Pacific Island Ecosystems at Risk (PIER)

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Cestrum parqui
L'Hr., Solanaceae
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Present on Pacific Islands?  no

Primarily a threat at high elevations?  no

Risk assessment results:  Reject, score: 11 (Go to the risk assessment)

Common name(s): [more details]

English: Chilean cestrum, green cestrum, green poison-berry, iodine-bush, willow-leaved jessamine

Spanish: hediondilla, palqui, parqui

Habit:  shrub

Description:  "Shrub, generally 1-3 m high.  Petiole to 1 cm long.  Lamina 2-12-(14) X 0.5-3 cm, lanceolate to narrow-ovate, minutely puberulent when young, otherwise glabrous; base attenuate or cuneate; apex acute to short-acuminate.  Inflorescence paniculate, dense; branches more or less puberulent; flowers subsessile or with pedicels to 7 mm long, fragrant nocturnally.  Calyx 3-6 mm long; lobes 1 mm long, more or less triangular, obtuse to subacute; margins shortly villous.  Corolla 1.5-2.3 cm long, greenish yellow or pale brownish yellow; tube narrow-salverform, widening slightly above; lobes 3.5-6 mm long, narrow-triangular, patent, shortly villous inside and on margins, acute or short-acuminate.  Fruit 7-10 X 6-8 mm, broad-ovoid to broad-ellipsoid, glossy, black or purplish black"  (Webb et al, 1988; pp. 1222-1223).

"Similar to Cestrum diurnum, but glabrous; leaves narrowly lanceolate, to 5 in. long; flowers profuse in axillary and terminal clusters, fragrant at night, calyx 5-toothed, to 1/4 in. long, corolla greenish-white to greenish-yellow or brownish, to 7/8 in. long; fruit black"  (Bailey and Bailey, 1976; p. 253).

Habitat/ecology:  Favors fertile, well-drained soils.  "In some areas of south-east Queensland, it has formed reasonably dense infestations along degraded creek-banks, particularly in areas grazed and damaged by cattle."  (Csurhes and Edwards, 1998; p. 150).  "In Chile this species grows in the following environmental conditions:  Low altitude, interior valleys; coastal mountains, 500-2000 m; coastal areas, 0-500 m.  Humid areas, with almost constant rainfall, short dry periods are possible (generally not longer than 1 month); somewhat dry areas where the drought may last 3-5 months, precipitations of 400-800 mm. are concentrated in winter.  Fully exposed to the sun, level areas or slopes facing north"  (Chileflora).

Propagation:  Seeds, spread by birds and flood water (Csurhes and Edwards, 1998; p. 150).

Native range:  Southern South America; cultivated and naturalized elsewhere (GRIN).

Presence:

Pacific
Country/Terr./St. &
Island group
Location Cited status &
Cited as invasive &
Cited as cultivated &
Cited as aboriginal introduction?
Reference &
Comments
Chile (offshore islands)
Juan Fernández Islands
Isla Más a Tierra (Robinson Crusoe Island) introduced
Skottsberg, Carl (1953) (p. 223)
Escaped from gardens.
Chile (offshore islands)
Juan Fernández Islands
Isla Más a Tierra (Robinson Crusoe Island) introduced
invasive
Atkinson, Rachel/Sawyer, John (2011)
Chile (offshore islands)
Juan Fernández Islands
Isla Más a Tierra (Robinson Crusoe Island) introduced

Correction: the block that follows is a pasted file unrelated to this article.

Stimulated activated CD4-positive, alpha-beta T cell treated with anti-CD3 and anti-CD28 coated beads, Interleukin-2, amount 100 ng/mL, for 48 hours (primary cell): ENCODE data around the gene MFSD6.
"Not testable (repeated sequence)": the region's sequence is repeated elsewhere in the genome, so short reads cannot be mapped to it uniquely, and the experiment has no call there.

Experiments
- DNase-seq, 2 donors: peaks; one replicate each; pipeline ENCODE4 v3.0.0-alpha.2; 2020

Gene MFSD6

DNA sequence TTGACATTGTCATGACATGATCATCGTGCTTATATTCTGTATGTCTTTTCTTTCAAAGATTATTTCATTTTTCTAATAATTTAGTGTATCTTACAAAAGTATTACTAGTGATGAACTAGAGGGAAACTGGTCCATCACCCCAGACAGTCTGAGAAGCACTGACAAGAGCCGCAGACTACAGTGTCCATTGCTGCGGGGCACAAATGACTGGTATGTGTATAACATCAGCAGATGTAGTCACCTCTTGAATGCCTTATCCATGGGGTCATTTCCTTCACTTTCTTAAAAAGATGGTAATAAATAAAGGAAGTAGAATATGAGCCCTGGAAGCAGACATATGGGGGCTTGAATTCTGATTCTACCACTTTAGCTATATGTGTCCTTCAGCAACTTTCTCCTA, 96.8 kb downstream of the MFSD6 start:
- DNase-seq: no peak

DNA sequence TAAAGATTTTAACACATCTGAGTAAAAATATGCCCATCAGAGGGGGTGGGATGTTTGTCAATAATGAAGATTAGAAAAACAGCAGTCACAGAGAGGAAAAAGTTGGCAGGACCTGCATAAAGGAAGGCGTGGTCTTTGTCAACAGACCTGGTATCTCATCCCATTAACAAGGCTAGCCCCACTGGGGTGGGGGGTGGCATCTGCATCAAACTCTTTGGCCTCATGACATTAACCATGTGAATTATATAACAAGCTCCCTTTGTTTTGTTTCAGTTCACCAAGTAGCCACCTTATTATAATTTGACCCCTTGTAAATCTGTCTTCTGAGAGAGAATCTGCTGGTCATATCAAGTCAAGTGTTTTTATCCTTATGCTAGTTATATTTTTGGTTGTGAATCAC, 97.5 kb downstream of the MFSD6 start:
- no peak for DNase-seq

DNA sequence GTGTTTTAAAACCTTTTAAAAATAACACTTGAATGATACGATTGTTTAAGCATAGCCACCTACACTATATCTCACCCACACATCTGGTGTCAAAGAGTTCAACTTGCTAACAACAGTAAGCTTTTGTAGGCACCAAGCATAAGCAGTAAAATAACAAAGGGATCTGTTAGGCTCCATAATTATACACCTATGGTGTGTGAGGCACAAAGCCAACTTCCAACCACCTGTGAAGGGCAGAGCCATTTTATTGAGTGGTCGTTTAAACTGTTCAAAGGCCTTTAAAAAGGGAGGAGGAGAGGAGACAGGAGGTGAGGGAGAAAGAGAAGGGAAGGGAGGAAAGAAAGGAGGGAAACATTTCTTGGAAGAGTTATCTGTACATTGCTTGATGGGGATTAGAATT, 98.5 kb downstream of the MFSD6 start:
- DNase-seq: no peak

invasive
Danton, Philippe/Perrier, Christophe/Martinez Reyes, Guido (2006) (p. 552)
Chile (offshore islands)
Juan Fernández Islands
Isla Más Afuera (Alejandro Selkirk Island) introduced
Skottsberg, Carl (1953) (p. 223)
Escaped from gardens.
Chile (offshore islands)
Juan Fernández Islands
Isla Más Afuera (Alejandro Selkirk Island) introduced
invasive
Atkinson, Rachel/Sawyer, John (2011)
Chile (offshore islands)
Juan Fernández Islands
Isla Más Afuera (Alejandro Selkirk Island) introduced
invasive
Danton, Philippe/Perrier, Christophe/Martinez Reyes, Guido (2006) (p. 552)
Pacific Rim
Country/Terr./St. &
Island group
Location Cited status &
Cited as invasive &
Cited as cultivated &
Cited as aboriginal introduction?
Reference &
Comments
Australia
Australia (continental)
Northern Territory introduced
invasive
Csurhes, S./Edwards, R. (1998) (p. 150)
Australia
Australia (continental)
Queensland introduced
invasive
Csurhes, S./Edwards, R. (1998) (p. 150)
Chile (continental)
Chile
Chile (Republic of) native
U.S. Dept. Agr., Agr. Res. Serv. (2013)
New Zealand
New Zealand
New Zealand (country) introduced
invasive
cultivated
Webb, C. J./Sykes, W. R./Garnock-Jones, P. J. (1988) (p. 1222)
"Occasional near gardens in scrub, waste places, stream banks, cultivation escape".
Also reported from
Country/Terr./St. &
Island group
Location Cited status &
Cited as invasive &
Cited as cultivated &
Cited as aboriginal introduction?
Reference &
Comments
United States (continental except west coast)
United States (other states)
United States (other states) introduced
invasive
Csurhes, S./Edwards, R. (1998) (p. 150)

Control:  "Stems resprout. Reseeds into bared areas. Exclude stock at all times. Replant bared sites to minimise regrowth. Check for seedlings 6-monthly. 

Physical:  Pull out small plants (all year round), leave to Leave on site to rot down.

Chemical:  1. Cut down and paint stump (all year round): Tordon Brushkiller (100ml/L) or triclopyr 600 EC (100ml/L) or Yates Hydrocotyle Killer (500ml/L).  2.3. Spray (spring-summer): triclopyr 600 EC (30ml/10L) or Yates Hydrocotyle Killer (15ml/L)"  (Weedbusters New Zealand).


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This page was created on 1 JAN 1999 and was last updated on 10 MAR 2013.